Tuesday, August 27, 2019

The "Ghost," Matt Urban, Medal of Honor

I came across a photo of this man wearing the Medal of Honor. The caption then asked, “Do you know who he is?” I responded, “No.”

I then learned he is among the most combat decorated soldiers in American history.

I looked him up. His name is Lt. Colonel Matt Louis Urban, USA. He was known as “the Ghost.” The Germans nicknamed him “The Ghost” because he just kept coming back no matter how many times or how seriously he was wounded in battle. They just couldn't kill him.

He was assigned to and fought with the 60th Infantry Regiment, “The Go-Devils,” of the 9th Infantry Division (ID) in North Africa, Sicily, France, and Belgium. At the time he was a first lieutenant and then captain. He was awarded seven Purple Hearts. He also received the Silver Star with one Oak Leaf Cluster (which means two Silver Stars), Legion of Merit, the Bronze Star with two Oak Leaf Clusters (three Bronze Stars), Croix-de-Guerre, Presidential Unit Citation, and American Campaign Medal.

The surprises former kept on coming. His full name was “Matthew Louis Urbanowicz.” He was the son of Polish immigrants, born in 1919, grew up in Buffalo, New York, and graduated from Cornell University in Ithaca, New York. Why did this surprise me? My father and mother were born in 1918-1919 of Polish immigrants, they grew up in Buffalo, and I too grew up there and graduated from the University of Buffalo.

I was embarrassed. I did not know about him. So, I wanted to tell his story.

Operation Torch

Let's start with "Operation Torch," the US landings in North Africa, Lt. General Dwight Eisenhower in command. The US and Britain landed 100,000 troops in a three-pronged attack, aimed at Casablanca (Western), Oran (Center) and Algiers (Eastern), in advance of a rapid move on Tunis. They were supported by 670 vessels and heavy air cover.

Then Lt. Matt Urban was with the 60th Infantry and landed at Port Lyautey, French Morocco on November 8, 1942. French Vichy forces loyal to Germany defended it, Urban was assigned as Morale and Special Service Officer. He was tasked to prepare entertainment for the combatants as they returned from battle. Ha — He would have none of that. 

The 60th met heavier resistance than expected.  Urban heard his regiment was in trouble, so he rowed himself ashore in a rubber raft with another soldier to get into the fight.

He found that a platoon leader was wounded. He then engineered to become the executive officer for the F/2-60th Infantry, F Company, 2nd Battalion, 60th Infantry Regiment.

Technically he was AWOL. Urban’s colonel threatened him with a court martial for disobeying orders but that did not come to pass. Instead he received a Silver Star and a Purple Heart.

Following this battle, the 9th ID headed eastward across Morocco and Algeria to Tunisia. The battles fought in Tunisian were many, vicious and bloody, often seesaw in character, far too complex and ferocious to describe here. There were high casualties.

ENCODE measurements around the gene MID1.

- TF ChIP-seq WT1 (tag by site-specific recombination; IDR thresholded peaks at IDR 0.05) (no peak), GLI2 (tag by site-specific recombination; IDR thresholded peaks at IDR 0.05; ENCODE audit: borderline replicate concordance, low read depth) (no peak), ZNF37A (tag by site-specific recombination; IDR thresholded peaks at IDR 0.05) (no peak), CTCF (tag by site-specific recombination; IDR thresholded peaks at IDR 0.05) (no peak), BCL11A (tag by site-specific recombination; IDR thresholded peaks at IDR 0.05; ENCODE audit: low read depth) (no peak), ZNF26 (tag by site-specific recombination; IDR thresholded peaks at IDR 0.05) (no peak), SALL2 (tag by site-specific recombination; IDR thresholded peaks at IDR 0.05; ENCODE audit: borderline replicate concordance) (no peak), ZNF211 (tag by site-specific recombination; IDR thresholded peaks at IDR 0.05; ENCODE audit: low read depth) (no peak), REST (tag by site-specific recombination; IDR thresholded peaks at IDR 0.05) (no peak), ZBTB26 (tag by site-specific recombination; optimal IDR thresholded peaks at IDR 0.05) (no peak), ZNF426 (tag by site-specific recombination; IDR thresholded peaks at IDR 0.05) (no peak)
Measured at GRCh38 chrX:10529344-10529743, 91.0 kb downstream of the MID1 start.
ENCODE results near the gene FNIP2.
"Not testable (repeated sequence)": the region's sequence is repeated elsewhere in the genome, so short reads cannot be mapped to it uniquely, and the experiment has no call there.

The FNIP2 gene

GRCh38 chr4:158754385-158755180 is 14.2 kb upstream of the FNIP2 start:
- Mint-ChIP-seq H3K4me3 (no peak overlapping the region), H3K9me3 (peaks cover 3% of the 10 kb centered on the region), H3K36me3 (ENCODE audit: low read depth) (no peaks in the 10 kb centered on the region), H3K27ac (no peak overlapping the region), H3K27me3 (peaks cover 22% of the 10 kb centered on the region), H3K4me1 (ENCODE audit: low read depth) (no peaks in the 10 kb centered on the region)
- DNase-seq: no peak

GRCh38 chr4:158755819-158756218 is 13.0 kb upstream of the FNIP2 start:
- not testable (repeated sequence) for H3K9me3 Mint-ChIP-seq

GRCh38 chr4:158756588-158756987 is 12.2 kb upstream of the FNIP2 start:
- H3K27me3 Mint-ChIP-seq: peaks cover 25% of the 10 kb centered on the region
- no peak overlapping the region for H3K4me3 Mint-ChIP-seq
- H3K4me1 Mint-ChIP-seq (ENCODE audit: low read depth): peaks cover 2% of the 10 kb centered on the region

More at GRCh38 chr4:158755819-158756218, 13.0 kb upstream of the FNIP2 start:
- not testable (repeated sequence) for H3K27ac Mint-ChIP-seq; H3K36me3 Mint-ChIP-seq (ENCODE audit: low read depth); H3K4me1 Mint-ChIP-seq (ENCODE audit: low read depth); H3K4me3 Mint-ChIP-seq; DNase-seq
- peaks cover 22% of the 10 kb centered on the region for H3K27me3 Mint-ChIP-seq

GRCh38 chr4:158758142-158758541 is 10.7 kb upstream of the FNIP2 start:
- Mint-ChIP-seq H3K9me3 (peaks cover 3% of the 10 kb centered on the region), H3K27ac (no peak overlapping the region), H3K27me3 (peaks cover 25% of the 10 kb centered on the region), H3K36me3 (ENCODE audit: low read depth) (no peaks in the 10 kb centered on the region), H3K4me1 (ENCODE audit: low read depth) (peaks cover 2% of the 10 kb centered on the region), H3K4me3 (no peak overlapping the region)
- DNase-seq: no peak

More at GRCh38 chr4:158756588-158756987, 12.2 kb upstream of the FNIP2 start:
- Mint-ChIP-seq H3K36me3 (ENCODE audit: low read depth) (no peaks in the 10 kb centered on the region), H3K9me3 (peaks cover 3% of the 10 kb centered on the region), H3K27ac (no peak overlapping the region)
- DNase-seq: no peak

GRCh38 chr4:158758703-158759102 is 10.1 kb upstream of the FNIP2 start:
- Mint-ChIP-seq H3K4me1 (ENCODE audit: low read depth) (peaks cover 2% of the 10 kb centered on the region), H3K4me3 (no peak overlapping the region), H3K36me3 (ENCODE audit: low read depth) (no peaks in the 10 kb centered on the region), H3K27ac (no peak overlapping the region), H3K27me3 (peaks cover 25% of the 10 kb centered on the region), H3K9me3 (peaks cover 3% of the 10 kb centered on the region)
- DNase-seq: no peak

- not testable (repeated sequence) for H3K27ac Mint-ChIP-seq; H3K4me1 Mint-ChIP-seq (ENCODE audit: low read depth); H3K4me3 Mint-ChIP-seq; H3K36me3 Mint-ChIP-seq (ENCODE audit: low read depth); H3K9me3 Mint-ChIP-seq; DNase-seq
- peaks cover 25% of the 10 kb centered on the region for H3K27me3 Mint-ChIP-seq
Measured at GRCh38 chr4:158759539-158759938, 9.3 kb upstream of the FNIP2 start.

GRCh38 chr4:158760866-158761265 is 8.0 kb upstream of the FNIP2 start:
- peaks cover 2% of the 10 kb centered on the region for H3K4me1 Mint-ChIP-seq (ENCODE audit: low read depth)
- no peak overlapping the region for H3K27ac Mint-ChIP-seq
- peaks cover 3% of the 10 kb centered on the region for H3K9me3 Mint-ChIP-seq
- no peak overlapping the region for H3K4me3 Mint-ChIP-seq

Major General George Patton, USA, commanded the II Corps, which included the 9th ID. Patton's forces had to fight their way to the coastal plain of Tunisia, which meant they had to deal with Tunisia's mountains. 

Urban was with the 60th Infantry. He knocked out a German observation post on his own, and led his F/2-60th in a frontal assault. He was injured in his hand and right harm. He received two more Silver Stars, a Bronze Star and a Purple Heart.

Sgt. Earl G. Evans, a member of Urban's unit wrote this about Urban:

"The major (Urban), only a lieutenant at the time, was wounded in Maknassy (Pass), Tunisia and refused to be evacuated. He followed up this refusal by taking out a combat patrol. At another time in Tunisia, our battalion successfully halted a German counterattack, and it was through the major’s efforts that we succeeded. As our outfit was falling back, the major held his ground and grabbed the closest German. He killed him with a trench knife, took the German’s machine pistol, and fired at the onrushing enemy."

D-Day Normandy

The 60th Infantry landed at Utah Beach during the D-Day landings. It immediately began moving westward to cut the Cotentin peninsula in half and make the Cherbourg port on the English Channel vulnerable. Urban was now the F/2-60th commander. About halfway across, his company was at risk of being wiped out at Renouf, France in the center of the peninsula. He armed himself with a bazooka, worked his way through the hedgerows with an ammo carrier, all the while under a continuous barrage of enemy fire. Urban managed to get himself close to some enemy tanks, and exposing himself to the hostile fire, knocked out two tanks. Later that day, he was wounded in the leg, refused evacuation and led his company into defensive positions at night.

Early in the morning the next day, though badly wounded, he directed his company in yet another attack. He was wounded again. He now suffered two wounds, one serious, and was evacuated to England. 

Operation Cobra, the drive through France and Belgium

"Operation Cobra" was designed to break out of the Cotentin peninsula and move into the heart of northwestern France. Urban was still recovering in the hospital in England. He read a newspaper article that said the 9th ID was in distress. One of the battalion officers told Urban:

"I don't know how well they'll perform. They're pretty banged up. They're so worn out it's as if they have no more fight in them."

Urban responded:

"Oh they still have plenty of fight in them. They just need me to show them where to  look."

So Urban hobbled out of the hospital and made his way to France. He walked with a stick and a pistol, and hitch-hiked his way to the front, one time ordering a private to drive him to St. Lo. Shortly thereafter they approached an intense battle. One observer commented:

"His men looked tired and timid, not anything like the bold and daring troops he had led the previous month. Urban got out of his Jeep and told the acting commander:

"I'm retaking command of Company F. Come on men! It's time we turned those Krauts into sauerkraut. We're gonna kick them outta here, and I'm gonna lead the way."

He had found his men lying in ditches and foxholes, and told them: